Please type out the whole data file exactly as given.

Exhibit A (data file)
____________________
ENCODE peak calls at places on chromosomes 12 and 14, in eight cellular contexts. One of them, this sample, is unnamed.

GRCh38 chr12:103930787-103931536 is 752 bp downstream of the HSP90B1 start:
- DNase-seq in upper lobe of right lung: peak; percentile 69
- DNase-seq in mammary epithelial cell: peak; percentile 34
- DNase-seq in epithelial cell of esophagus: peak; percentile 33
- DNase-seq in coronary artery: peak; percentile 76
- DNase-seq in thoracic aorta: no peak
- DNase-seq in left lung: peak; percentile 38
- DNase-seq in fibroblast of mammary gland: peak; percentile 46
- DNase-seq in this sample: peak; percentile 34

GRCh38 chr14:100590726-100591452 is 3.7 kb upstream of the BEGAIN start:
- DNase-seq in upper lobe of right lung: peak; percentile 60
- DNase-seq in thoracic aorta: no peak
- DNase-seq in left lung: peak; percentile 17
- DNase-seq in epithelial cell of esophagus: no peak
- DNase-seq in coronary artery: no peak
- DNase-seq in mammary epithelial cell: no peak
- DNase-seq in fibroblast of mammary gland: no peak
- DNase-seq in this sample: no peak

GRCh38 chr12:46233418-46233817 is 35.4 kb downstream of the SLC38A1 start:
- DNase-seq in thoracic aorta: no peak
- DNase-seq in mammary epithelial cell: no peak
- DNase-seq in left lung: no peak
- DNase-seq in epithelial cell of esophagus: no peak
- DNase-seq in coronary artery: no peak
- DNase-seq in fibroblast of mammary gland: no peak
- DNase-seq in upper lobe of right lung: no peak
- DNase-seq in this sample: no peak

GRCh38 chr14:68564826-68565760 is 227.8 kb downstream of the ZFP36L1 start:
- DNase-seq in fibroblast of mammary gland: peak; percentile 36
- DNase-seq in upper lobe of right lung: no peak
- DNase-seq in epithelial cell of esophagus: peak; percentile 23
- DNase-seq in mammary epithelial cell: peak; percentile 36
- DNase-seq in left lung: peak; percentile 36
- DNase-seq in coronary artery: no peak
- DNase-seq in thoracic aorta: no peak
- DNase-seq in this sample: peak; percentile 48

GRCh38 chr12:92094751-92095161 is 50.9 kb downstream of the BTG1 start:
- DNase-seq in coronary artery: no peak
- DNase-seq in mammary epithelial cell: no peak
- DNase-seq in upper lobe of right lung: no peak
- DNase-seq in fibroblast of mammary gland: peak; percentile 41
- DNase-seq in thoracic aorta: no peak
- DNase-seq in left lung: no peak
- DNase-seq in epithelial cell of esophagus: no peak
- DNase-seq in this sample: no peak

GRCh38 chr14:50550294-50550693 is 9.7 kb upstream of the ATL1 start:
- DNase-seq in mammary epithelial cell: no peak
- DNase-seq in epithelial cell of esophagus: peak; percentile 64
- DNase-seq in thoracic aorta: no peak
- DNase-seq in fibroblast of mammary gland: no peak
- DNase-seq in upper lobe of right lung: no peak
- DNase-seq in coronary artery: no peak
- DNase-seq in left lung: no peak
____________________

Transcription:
ENCODE peak calls at places on chromosomes 12 and 14, in eight cellular contexts. One of them, this sample, is unnamed.

GRCh38 chr12:103930787-103931536 is 752 bp downstream of the HSP90B1 start:
- DNase-seq in upper lobe of right lung: peak; percentile 69
- DNase-seq in mammary epithelial cell: peak; percentile 34
- DNase-seq in epithelial cell of esophagus: peak; percentile 33
- DNase-seq in coronary artery: peak; percentile 76
- DNase-seq in thoracic aorta: no peak
- DNase-seq in left lung: peak; percentile 38
- DNase-seq in fibroblast of mammary gland: peak; percentile 46
- DNase-seq in this sample: peak; percentile 34

GRCh38 chr14:100590726-100591452 is 3.7 kb upstream of the BEGAIN start:
- DNase-seq in upper lobe of right lung: peak; percentile 60
- DNase-seq in thoracic aorta: no peak
- DNase-seq in left lung: peak; percentile 17
- DNase-seq in epithelial cell of esophagus: no peak
- DNase-seq in coronary artery: no peak
- DNase-seq in mammary epithelial cell: no peak
- DNase-seq in fibroblast of mammary gland: no peak
- DNase-seq in this sample: no peak

GRCh38 chr12:46233418-46233817 is 35.4 kb downstream of the SLC38A1 start:
- DNase-seq in thoracic aorta: no peak
- DNase-seq in mammary epithelial cell: no peak
- DNase-seq in left lung: no peak
- DNase-seq in epithelial cell of esophagus: no peak
- DNase-seq in coronary artery: no peak
- DNase-seq in fibroblast of mammary gland: no peak
- DNase-seq in upper lobe of right lung: no peak
- DNase-seq in this sample: no peak

GRCh38 chr14:68564826-68565760 is 227.8 kb downstream of the ZFP36L1 start:
- DNase-seq in fibroblast of mammary gland: peak; percentile 36
- DNase-seq in upper lobe of right lung: no peak
- DNase-seq in epithelial cell of esophagus: peak; percentile 23
- DNase-seq in mammary epithelial cell: peak; percentile 36
- DNase-seq in left lung: peak; percentile 36
- DNase-seq in coronary artery: no peak
- DNase-seq in thoracic aorta: no peak
- DNase-seq in this sample: peak; percentile 48

GRCh38 chr12:92094751-92095161 is 50.9 kb downstream of the BTG1 start:
- DNase-seq in coronary artery: no peak
- DNase-seq in mammary epithelial cell: no peak
- DNase-seq in upper lobe of right lung: no peak
- DNase-seq in fibroblast of mammary gland: peak; percentile 41
- DNase-seq in thoracic aorta: no peak
- DNase-seq in left lung: no peak
- DNase-seq in epithelial cell of esophagus: no peak
- DNase-seq in this sample: no peak

GRCh38 chr14:50550294-50550693 is 9.7 kb upstream of the ATL1 start:
- DNase-seq in mammary epithelial cell: no peak
- DNase-seq in epithelial cell of esophagus: peak; percentile 64
- DNase-seq in thoracic aorta: no peak
- DNase-seq in fibroblast of mammary gland: no peak
- DNase-seq in upper lobe of right lung: no peak
- DNase-seq in coronary artery: no peak
- DNase-seq in left lung: no peak